Going for the Summit

wpdev12 Jul, 2016

A quick update from instructor Ari: And so they hiked! With a powerful coastal experience under their belt, the gang headed southward to Mount St. Helens! Making camp at the climbers bivouac at the base of the volcano, the young adventurers morphed into mountaineers for a bid at the summit of the well known peak. Groups arose between two and four in the morning to begin the 6 mile trek to the summit, following the climbers route to the top. Most groups began climbing in the dark, wielding headlamps, determination and confidence from their previous successful backpacking excursions. By late morning most groups had successfully reached the summit, after an arduous climb of 6 hours or more, cheering each other on through difficult sections and working their way up the mountain in small teams. At the top students rejoiced in having conquered a challenging hike together and took in the views of nearby peaks Mt. Adams and Mt. Rainier, poking through the cloud blanketed skies below. Another highlight of the summit view was looking into the caldera of the volcano formed by the eruption in 1980, a blast that left behind a smokey interior, and scattered glaciers. On the way down, students learned the basics of glissading, a mountaineering technique of seated sliding on snow. The students convened at base camp after a long day, worn out but feeling proud of themselves and the rest of the community for taking on St. Helens!

And now a few words from Dock…

Almost every trip at Adventure Treks climbs a big mountain. It’s typically a highlight of the trip and serves many functions in our program. Without a doubt, it becomes fodder for many college essays and has helped numerous AT students get accepted into great colleges.

The day is designed to be fun and one that will be remembered long after your child has returned home. Most important, our instructors focus on creating an environment where it is OK not to make the summit. Instead, a focus is put onto what students have accomplished, and the effort and commitment it requires to even begin a climb!

Besides the joy of a very special day, here are a few things we hope our students will take away from their mountain experience.

Sense of accomplishment: Our students should stand atop a mountain on a beautiful day, proud that they are there as a result of their hard work, resilience, and perseverance. Unlike a scenic roadside stop, views are sweeter when they are earned. We hope your children reflect on their mountaineering experience with genuine pride about the hard work that went into the day.

Confidence: Let’s face it: When you see stand at the bottom of a huge mountain, it’s intimidating. When our students summit a mountain, or just make it farther than they thought they could, they have every reason to be proud of themselves. Small accomplishments lay the groundwork for larger ones. We hope the mountain will become a metaphor your children will use when facing other challenges in life, that they become more open to taking on challenges that might have once been considered intimidating.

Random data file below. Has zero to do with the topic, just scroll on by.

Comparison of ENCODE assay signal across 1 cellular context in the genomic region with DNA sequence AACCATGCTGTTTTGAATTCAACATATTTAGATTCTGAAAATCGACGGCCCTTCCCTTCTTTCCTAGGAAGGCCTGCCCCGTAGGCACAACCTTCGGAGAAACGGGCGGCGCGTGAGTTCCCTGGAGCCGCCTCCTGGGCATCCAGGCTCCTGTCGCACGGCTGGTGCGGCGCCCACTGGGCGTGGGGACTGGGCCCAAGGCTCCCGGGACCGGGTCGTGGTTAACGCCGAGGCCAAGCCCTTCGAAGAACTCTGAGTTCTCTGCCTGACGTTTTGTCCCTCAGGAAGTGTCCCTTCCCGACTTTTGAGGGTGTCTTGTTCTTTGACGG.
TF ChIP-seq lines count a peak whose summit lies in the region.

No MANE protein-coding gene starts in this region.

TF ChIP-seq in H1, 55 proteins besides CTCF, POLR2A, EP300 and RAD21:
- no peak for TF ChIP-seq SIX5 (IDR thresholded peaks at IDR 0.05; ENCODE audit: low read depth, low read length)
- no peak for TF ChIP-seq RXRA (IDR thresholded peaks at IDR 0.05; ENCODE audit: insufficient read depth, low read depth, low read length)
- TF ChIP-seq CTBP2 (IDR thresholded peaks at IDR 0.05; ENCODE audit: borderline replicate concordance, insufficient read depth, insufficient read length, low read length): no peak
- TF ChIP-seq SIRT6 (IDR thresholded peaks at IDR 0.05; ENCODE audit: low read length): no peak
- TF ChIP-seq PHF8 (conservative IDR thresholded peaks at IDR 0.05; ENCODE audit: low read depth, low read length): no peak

Teamwork: We don’t climb a mountain by ourselves. We build our summit teams carefully, hoping to create a dynamic where friends support each other. We take turns leading and create a mindset that we are all in this together; we succeed or fail as a group. The camaraderie of the experience and the shared encouragement makes the experience all the more successful and rewarding. Friendships solidified on the mountain stick long beyond the trip.

Baby steps: Climbing a mountain is intimidating. When taken in all at once, it can be overwhelming. But you climb a mountain one step at a time. Through hard work and by constantly moving forward, you accomplish great things. Sometimes it feels like for every two steps forward you take a step back, but that is also true in life. We believe the mountaineering experience can be useful when other challenges seem daunting as our students learn they can break big goals into small steps.

Hard work can be fun: Hiking uphill is generally not the highlight of our trips; rather, it is the atmosphere created by our staff and students that makes the experience so memorable. Climbing a mountain is often type-two fun (something that might be difficult at the time, but becomes fun in retrospect). That being said, this is a day your child will remember forever, and despite the challenge and hard work, it will be relived as an exciting and special experience. Learning that a good time doesn’t have to be a passive experience like entertainment is a valuable lesson.

Proper preparation prevents poor performance: Our students notice that much thought goes into planning our day(s) on the mountain. We schedule our ascent later in our trip so we can be in our best possible shape before we climb the mountain. We bring the appropriate equipment, know our routes, are constantly aware of weather and safety concerns, have a backup plan, pace ourselves, and start hydrating the day before. Proper planning not only increases our ability to manage risk but also increases our chances of success. We hope our thoroughness underlines the message that if you want to increase your chances of being successful, do your homework and prepare properly.

Immersion in nature: The view from the mountain is incredible (even if you do not make it to the top), and there is something about witnessing a magnificent view earned solely as a reward for effort. When shared with those who have also felt your pain, strength, and laughter, the day becomes all the more special. We hope the breathtaking views from a climbing experience will strengthen the connection and appreciation with nature we have been fostering throughout the trip.

– Dock


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